Since 2010, Greece has faced increased tax rates, massive layoffs and widespread poverty due to enormous budget cuts enacted after its bailout by eurozone partners. These budget cuts, known as austerity measures, and strict economic policies accompanied the bailout of debt- ridden Greece. The recently elected leader of the left- wing party in Greece (Syriza), Alexis Tsipras, promised to renegotiate the austerity policies. According to Stelios Buras of the Wall Street Journal, Tsipras stated that Greece would refuse to accept an extension of its current bailout and its accompanying restrictions. Instead, he will “seek a bridge loan from its interaction creditors [and] change the terms of the previous funding agreements that were agreed to by [his] predecessors.” Many argue that to making and keeping such promises is as irresponsible as it is going back on Greece’s previous commitments and signed agreements. However, the policies previously implemented were based on unrealistic premises and have crippled Greece both economically and morally. As such, Mr. Tsipras may not necessarily be acting irresponsibly — he is arguing that the previous program needs to be amended in order to bring Greece out of the crisis. The eurozone should renegotiate Greece’s terms of repaying its debt.
For decades, the Greek government was borrowing at low rates and using the money mostly for consumption. This was possible due to easy access to a strong currency — the Euro — and the full consent of Greece’s European partners. In 2010, it became evident that the debt in Greece had risen unsustainably, and Greece reached a “standby agreement” with the International Monetary Fund (IMF), the European Central Bank (ECB) and the European Commission. This ensemble, called Troika, offered bailout loans on the condition that Greece would place harsh reform and austerity policies on the economy, with the hope of improving Greece’s international competitiveness and productivity.
Troika believed that while unemployment would rise from 9.4 percent in 2009 to 15 percent in 2012 as a result of the austerity measures, it would fall back down shortly after. However, overall unemployment in Greece is currently at 26 percent and youth unemployment at 57 percent. So, what went wrong?
Many commentators attribute this “failure” to Greece’s inefficient implementation of the reform and austerity measures. However, the Nobel Prize-winning economist Paul Krugman argues that this cannot be further from the truth; Greece did carry through with its promises by “imposing savage cuts in public services, wages of government workers, and social benefits.” Indeed, due to repeated waves of austerity, “public spending was cut much more than the original program envisaged, and it’s currently about 20 percent lower than it was in 2010.” This has resulted in Greece’s percentage of debt to GDP rising. Krugman asserts, “Troika, while pretending to be hard-headed and realistic, was peddling an economic fantasy […] and the Greek people have been paying the price for those elite delusions.” He continues by stating that the reform and austerity policies relied on the belief that confidence would increase in the private sector, which would mean that “the direct job-destroying effects of spending cuts would be more than made up for by a surge in private sector optimism.”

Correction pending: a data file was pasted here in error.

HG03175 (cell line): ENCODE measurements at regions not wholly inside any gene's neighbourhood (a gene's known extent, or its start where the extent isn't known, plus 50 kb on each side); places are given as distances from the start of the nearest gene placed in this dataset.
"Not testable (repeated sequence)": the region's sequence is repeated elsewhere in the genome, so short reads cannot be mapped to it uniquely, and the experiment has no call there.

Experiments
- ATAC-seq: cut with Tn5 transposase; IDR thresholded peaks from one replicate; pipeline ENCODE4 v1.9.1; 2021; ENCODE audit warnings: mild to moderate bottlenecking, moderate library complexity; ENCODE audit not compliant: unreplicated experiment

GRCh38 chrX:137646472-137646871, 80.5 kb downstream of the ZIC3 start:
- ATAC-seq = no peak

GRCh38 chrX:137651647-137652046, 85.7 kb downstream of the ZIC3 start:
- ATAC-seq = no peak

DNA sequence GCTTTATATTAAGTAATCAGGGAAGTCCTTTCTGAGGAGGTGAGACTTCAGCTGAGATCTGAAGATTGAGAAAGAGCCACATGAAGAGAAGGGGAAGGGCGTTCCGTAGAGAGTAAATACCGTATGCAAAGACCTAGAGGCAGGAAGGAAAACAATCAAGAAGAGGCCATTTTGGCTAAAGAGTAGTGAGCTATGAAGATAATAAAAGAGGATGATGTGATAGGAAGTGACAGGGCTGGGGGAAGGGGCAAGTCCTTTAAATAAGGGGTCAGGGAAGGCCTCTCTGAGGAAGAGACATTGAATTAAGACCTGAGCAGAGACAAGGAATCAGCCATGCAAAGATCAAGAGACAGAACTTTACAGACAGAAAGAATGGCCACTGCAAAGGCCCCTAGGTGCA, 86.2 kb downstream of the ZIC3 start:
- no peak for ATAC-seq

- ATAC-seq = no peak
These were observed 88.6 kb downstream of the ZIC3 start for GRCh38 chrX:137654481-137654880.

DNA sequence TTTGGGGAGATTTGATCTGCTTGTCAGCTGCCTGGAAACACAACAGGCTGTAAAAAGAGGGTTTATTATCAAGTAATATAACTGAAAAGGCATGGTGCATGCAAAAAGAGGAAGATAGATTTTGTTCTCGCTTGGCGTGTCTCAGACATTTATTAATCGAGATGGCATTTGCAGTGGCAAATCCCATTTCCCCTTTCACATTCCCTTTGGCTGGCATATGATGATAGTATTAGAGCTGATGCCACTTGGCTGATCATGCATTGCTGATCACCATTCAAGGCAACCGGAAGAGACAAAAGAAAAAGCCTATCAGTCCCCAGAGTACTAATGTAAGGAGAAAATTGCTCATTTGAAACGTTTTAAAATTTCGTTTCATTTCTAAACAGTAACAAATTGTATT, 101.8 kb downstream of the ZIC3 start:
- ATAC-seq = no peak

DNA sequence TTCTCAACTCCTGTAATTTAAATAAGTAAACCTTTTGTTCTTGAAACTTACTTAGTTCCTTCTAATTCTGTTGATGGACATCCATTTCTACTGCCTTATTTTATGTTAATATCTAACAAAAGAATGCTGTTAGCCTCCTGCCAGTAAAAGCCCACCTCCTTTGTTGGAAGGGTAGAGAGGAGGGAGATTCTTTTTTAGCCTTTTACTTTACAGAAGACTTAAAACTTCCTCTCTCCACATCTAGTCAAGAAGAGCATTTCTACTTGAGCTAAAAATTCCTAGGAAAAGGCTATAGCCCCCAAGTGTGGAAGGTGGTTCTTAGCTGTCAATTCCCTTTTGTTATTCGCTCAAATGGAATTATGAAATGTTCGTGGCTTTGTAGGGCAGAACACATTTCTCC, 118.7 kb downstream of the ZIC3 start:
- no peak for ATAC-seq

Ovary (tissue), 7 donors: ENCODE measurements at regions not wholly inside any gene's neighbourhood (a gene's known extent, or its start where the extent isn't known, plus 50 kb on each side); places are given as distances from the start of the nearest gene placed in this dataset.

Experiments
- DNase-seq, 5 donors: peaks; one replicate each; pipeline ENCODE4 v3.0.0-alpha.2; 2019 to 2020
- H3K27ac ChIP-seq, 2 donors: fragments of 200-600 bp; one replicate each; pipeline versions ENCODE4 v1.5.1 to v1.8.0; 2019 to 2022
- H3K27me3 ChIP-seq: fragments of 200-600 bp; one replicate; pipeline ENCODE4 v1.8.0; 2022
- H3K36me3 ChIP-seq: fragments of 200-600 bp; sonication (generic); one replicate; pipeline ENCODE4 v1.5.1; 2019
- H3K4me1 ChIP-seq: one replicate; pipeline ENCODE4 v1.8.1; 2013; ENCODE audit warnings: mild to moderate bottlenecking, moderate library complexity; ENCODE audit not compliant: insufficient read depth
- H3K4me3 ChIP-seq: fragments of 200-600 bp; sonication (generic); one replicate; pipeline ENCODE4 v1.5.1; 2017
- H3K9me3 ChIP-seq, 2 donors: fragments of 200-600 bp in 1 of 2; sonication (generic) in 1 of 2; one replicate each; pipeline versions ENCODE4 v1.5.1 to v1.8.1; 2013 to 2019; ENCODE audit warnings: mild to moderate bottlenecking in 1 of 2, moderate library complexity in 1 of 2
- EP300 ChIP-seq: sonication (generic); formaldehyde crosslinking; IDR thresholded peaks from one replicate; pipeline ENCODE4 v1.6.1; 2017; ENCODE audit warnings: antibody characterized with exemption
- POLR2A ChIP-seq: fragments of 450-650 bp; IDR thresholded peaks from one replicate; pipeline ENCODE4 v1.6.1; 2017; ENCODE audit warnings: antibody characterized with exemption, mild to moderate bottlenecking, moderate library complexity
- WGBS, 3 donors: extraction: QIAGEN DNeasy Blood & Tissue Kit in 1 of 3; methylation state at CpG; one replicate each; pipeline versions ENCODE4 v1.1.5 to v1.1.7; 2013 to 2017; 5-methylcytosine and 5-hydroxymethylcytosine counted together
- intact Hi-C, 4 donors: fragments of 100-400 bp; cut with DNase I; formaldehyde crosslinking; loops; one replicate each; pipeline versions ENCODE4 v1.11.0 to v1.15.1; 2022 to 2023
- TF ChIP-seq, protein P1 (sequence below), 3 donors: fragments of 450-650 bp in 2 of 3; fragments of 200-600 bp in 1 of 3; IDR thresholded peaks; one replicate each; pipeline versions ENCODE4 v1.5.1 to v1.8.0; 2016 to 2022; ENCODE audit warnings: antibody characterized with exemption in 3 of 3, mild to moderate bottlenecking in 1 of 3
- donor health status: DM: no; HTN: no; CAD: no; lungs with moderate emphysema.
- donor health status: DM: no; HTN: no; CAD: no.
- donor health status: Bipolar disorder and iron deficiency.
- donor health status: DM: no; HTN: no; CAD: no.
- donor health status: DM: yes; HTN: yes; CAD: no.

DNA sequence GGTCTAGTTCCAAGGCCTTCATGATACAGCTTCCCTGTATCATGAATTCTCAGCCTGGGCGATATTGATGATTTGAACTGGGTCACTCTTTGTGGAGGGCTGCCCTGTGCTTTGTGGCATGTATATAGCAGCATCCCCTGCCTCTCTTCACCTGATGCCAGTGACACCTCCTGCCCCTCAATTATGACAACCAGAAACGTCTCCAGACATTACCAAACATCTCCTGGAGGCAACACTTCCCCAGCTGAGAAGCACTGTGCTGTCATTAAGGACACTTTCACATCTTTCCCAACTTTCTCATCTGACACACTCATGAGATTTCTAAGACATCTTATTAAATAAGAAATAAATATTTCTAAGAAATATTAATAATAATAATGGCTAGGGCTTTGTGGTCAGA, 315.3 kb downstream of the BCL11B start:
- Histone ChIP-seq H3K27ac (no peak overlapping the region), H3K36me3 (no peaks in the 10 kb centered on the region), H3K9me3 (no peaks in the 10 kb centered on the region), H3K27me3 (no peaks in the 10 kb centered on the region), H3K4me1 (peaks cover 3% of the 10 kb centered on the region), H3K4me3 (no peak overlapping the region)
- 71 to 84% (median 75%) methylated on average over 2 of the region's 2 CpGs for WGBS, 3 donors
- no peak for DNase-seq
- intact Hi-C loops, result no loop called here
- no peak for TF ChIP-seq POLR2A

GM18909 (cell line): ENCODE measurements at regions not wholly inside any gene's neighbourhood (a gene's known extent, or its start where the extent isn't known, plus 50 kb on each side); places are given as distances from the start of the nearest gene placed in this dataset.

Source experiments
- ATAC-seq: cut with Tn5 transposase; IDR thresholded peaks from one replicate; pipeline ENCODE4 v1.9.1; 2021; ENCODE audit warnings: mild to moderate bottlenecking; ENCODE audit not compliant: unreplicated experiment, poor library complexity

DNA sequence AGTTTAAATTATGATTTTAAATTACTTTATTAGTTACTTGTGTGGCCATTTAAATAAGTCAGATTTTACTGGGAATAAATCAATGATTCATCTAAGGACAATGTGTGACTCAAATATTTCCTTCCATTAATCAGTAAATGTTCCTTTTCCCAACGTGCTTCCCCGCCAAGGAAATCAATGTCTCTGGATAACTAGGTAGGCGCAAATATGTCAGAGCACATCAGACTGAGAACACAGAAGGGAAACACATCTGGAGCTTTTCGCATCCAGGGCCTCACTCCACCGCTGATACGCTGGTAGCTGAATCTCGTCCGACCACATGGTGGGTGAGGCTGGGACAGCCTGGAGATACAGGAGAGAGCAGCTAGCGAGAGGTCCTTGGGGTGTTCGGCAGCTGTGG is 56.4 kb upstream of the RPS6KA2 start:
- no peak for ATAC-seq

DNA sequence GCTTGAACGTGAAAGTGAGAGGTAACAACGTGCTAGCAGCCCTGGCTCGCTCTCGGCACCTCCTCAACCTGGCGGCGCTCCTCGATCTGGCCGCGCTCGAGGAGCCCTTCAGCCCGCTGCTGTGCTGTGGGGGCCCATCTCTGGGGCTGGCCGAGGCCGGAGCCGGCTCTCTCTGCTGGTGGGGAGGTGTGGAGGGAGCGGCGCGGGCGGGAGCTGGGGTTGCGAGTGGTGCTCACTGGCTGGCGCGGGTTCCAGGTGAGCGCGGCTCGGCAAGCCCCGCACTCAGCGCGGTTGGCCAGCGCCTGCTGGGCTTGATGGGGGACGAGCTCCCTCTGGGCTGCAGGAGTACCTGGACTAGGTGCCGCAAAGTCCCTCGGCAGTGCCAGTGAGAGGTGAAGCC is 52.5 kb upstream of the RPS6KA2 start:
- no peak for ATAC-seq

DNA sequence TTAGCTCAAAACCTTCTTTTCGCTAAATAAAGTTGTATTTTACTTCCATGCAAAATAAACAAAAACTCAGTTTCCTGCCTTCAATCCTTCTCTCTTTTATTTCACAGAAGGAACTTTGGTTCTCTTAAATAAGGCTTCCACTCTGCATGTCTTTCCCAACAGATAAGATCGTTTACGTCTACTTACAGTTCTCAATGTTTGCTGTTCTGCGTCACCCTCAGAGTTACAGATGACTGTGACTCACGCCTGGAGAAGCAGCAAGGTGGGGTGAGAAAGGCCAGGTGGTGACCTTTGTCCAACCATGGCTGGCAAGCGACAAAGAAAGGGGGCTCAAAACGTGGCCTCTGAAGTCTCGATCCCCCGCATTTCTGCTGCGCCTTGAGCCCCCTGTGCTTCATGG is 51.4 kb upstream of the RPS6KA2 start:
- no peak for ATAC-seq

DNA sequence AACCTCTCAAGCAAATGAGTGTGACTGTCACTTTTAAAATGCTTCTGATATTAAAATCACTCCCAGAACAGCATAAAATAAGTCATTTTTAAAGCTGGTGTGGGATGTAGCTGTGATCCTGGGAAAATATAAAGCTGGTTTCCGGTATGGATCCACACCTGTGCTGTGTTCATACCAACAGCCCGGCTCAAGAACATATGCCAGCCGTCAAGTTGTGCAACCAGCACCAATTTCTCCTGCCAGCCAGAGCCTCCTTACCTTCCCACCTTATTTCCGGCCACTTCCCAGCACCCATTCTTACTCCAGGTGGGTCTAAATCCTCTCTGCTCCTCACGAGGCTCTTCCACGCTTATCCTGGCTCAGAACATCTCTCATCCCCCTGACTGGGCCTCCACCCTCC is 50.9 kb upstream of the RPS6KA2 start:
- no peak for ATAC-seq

While it is true that Greece has been able to achieve a primary budget surplus — excluding interest on the debt — through great sacrifices, running at around 1.5 percent of its GDP, Troika’s demands are impossible. According to Krugman, Troika is essentially demanding “that Greece make sacrifices on the order of an additional 7.5 or 8 percent of GDP.” Instead of focusing on debt, we have to focus on increasing productivity. This would include investing in infrastructure, education, federal tax incentives, energy and social welfare provisions. As a result, the economy could grow rather than stagnate and shrink.
The negotiations between Greece and the EU have boiled down to what international relations scholars call a game of chicken. As Krugman bluntly states, Germany is using Greece’s banking system as leverage, while Greece is using the stability of the European Union. This confrontation has been gaining momentum, and many worry that it will result in Greece being forced to leave the eurozone. The failed negotiations in Berlin on Monday have strengthened concerns about such an exit. For Greece, this outcome would be disastrous as living standards would fall, rendering the Greek government unable to borrow money, pay social benefits and civil servants’ wages and even import necessary goods, since their price would increase drastically. As such, the need for renegotiations should only continue if it does not lead to Greece’s exit from the eurozone.
Such an exit is also problematic for the eurozone as it hinders its moral and economic stability. As Robert Peston of BBC News argues, the eurozone relies on the concept that once a country joins it, it will be part of it forever. If Greece exits, this whole foundation will be shaken and “those who control the world’s huge pools of liquidity or cash will start placing bets on the next country to exit.” If they start seeing some countries as riskier investments, they will be less likely to invest in that specific country. This will result in eurozone fragmentation, where other countries will also start thinking of leaving, while widening the gap between the “access to global capital [among] vulnerable and stronger eurozone economies [that] would reinforce diverging economic performances.” Therefore, to avoid this, the EU and Greece must find a mutually beneficial compromise — one that is realistic and brings economic growth while retaining investor trust in the eurozone.